The crowd may have placed garments on both animals, but Jesus rode the colt. ‘Most of the crowd’ is better translated 'the very great crowd'; Matthew wants us to see this as an impressive event, not a passing outcry by a few people. So it’s a little surprising that Matthew’s record does not include an explicit mention of kingship - the other Gospels do. It is possible Matthew avoided this explicit mention because he’d already made Jesus’ kingship claims so clear, especially from Zechariah 9:9. There is no doubt the crowd had kingly expectations. That’s why they call him Son of David. It’s why they shout ‘Hosanna,’ the Greek form of the Hebrew words 'Save us' in the messianic Psalm 118.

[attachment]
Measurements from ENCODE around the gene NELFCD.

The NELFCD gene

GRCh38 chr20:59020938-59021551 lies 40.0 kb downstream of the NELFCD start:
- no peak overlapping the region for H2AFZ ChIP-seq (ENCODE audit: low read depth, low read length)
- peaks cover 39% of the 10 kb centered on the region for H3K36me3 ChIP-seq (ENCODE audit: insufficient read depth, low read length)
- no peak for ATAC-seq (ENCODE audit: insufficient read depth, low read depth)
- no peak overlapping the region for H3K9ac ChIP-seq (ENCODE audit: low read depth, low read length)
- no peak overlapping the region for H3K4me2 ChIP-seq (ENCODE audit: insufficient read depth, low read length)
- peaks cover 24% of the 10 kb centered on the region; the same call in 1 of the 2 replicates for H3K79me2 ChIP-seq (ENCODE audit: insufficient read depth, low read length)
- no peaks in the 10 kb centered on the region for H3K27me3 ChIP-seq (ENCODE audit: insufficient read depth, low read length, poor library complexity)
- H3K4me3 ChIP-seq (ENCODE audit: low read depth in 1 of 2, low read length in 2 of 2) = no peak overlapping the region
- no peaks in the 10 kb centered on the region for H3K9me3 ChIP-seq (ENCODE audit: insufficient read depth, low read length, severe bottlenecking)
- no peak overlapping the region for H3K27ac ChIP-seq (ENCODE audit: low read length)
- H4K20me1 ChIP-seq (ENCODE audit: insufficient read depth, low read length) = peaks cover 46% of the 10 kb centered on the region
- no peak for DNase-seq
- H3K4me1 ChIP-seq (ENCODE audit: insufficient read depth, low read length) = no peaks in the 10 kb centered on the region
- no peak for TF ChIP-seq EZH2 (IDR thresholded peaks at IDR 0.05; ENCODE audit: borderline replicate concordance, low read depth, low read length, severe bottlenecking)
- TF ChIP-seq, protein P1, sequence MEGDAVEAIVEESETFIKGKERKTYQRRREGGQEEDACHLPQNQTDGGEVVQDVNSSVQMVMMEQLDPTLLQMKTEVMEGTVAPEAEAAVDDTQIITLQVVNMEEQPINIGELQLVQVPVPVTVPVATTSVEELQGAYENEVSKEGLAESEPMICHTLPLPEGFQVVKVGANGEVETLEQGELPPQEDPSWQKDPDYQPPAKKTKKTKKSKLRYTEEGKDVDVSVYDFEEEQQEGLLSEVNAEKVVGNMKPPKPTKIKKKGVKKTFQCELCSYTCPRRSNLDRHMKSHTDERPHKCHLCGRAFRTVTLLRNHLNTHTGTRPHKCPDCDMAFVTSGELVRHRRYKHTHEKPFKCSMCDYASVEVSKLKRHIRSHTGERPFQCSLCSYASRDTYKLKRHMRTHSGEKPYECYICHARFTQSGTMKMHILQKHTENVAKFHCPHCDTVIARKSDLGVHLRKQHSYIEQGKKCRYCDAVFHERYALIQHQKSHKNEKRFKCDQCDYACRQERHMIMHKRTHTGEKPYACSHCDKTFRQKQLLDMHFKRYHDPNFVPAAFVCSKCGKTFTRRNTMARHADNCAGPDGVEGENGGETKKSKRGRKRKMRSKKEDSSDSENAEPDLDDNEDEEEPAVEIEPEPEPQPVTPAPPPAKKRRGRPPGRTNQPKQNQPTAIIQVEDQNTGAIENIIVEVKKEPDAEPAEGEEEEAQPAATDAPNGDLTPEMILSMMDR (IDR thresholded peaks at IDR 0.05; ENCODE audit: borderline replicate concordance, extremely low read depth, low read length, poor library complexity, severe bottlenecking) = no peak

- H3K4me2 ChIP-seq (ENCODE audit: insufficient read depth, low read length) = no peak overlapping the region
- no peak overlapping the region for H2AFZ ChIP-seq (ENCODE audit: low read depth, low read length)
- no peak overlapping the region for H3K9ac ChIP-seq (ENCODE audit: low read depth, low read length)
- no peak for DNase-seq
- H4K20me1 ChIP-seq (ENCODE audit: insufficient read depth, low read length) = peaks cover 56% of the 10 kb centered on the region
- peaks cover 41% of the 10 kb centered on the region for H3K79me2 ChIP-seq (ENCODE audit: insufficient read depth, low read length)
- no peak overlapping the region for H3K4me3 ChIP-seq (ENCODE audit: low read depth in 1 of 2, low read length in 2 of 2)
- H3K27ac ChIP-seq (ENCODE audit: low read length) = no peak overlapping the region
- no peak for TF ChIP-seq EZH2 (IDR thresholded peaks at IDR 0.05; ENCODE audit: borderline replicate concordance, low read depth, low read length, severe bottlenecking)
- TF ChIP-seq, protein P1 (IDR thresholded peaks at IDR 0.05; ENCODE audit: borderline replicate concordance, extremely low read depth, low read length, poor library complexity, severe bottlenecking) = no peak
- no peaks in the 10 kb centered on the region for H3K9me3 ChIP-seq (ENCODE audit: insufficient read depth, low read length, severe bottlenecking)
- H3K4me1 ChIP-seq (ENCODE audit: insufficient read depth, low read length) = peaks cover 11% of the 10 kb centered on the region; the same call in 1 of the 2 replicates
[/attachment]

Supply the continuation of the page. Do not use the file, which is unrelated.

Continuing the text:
Listen again to how Jesus fulfills God’s Big Story as told in that Psalm: “Open to me the gates of righteousness, that I may enter through them and give thanks to the Lord. 20This is the gate of the Lord; the righteous shall enter through it. 21I thank you that you have answered me and have become my salvation. 22The stone that the builders rejected has become the cornerstone. 23This is the Lord’s doing; it is marvelous in our eyes. 24This is the day that the Lord has made; let us rejoice and be glad in it. 25Save us.” That’s that word, Hosanna. “Save us, we pray, O Lord! O Lord, we pray, give us success! 26Blessed is he who comes in the name of the Lord! We bless you from the house of the Lord. 27The Lord is God, and he has made his light to shine upon us. Bind the festal sacrifice with cords, up to the horns of the altar!”